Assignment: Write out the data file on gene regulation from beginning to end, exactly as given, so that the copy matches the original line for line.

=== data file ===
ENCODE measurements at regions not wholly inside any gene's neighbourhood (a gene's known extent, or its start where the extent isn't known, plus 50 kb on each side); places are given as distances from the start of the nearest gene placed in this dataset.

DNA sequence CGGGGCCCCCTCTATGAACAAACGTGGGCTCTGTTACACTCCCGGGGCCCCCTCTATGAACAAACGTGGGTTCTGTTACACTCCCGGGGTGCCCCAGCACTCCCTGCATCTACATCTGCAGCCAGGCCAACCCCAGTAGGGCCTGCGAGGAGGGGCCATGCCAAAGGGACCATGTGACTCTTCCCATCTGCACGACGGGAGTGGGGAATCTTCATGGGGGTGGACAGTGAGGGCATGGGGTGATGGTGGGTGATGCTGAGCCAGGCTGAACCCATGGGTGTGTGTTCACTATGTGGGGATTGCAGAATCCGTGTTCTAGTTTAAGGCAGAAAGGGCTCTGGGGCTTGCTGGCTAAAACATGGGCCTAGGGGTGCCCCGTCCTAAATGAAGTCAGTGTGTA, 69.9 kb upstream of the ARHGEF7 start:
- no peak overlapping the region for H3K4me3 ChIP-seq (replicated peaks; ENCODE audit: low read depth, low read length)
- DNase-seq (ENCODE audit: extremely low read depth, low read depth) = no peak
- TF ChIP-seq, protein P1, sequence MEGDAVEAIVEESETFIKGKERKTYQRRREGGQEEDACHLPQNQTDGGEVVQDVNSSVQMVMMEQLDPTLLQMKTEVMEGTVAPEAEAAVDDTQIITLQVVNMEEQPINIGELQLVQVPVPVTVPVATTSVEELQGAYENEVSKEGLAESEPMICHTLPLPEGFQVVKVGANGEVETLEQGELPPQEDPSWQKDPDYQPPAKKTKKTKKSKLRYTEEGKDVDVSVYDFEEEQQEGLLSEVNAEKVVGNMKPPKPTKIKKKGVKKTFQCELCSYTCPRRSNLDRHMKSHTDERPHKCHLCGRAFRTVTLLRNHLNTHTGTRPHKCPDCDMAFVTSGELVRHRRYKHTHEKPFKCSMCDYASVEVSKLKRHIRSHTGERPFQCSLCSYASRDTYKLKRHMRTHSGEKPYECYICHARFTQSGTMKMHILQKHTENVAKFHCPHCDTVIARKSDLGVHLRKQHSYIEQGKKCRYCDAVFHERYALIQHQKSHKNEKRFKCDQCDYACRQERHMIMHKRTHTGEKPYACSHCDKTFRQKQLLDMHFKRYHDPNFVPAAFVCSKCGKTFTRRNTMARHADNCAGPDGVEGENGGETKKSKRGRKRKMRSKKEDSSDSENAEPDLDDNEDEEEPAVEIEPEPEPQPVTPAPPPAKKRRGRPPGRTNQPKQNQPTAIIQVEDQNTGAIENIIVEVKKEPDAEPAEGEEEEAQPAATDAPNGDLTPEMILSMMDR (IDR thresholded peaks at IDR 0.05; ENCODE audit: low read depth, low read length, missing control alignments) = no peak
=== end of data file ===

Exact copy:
ENCODE measurements at regions not wholly inside any gene's neighbourhood (a gene's known extent, or its start where the extent isn't known, plus 50 kb on each side); places are given as distances from the start of the nearest gene placed in this dataset.

DNA sequence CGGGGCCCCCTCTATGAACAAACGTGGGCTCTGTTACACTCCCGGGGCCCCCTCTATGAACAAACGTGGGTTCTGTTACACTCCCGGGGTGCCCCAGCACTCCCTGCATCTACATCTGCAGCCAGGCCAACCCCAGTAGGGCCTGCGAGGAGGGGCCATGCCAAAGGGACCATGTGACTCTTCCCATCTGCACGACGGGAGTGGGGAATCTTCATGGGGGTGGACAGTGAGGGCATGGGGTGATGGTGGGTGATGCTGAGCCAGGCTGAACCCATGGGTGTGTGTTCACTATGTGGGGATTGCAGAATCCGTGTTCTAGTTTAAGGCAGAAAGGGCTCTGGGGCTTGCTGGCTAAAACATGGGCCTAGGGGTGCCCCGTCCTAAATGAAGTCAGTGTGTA, 69.9 kb upstream of the ARHGEF7 start:
- no peak overlapping the region for H3K4me3 ChIP-seq (replicated peaks; ENCODE audit: low read depth, low read length)
- DNase-seq (ENCODE audit: extremely low read depth, low read depth) = no peak
- TF ChIP-seq, protein P1, sequence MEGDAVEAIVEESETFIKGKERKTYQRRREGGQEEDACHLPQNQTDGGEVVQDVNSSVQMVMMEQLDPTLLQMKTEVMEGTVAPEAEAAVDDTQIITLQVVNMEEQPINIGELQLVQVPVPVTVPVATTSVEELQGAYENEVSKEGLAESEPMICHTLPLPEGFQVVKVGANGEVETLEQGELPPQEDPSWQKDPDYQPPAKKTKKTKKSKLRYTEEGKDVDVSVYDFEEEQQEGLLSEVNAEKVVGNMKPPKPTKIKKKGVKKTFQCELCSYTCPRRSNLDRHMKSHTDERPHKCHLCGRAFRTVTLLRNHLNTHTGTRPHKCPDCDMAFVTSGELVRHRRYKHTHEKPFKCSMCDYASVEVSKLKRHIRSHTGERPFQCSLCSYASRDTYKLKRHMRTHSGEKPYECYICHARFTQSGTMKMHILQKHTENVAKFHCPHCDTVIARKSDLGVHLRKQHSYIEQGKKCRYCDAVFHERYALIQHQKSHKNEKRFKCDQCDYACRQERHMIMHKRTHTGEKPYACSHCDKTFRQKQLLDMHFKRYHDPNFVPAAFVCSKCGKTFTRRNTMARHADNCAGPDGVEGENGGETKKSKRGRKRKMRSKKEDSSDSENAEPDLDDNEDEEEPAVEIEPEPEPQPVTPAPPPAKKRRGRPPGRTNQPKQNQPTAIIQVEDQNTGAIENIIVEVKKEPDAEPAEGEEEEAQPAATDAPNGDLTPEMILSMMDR (IDR thresholded peaks at IDR 0.05; ENCODE audit: low read depth, low read length, missing control alignments) = no peak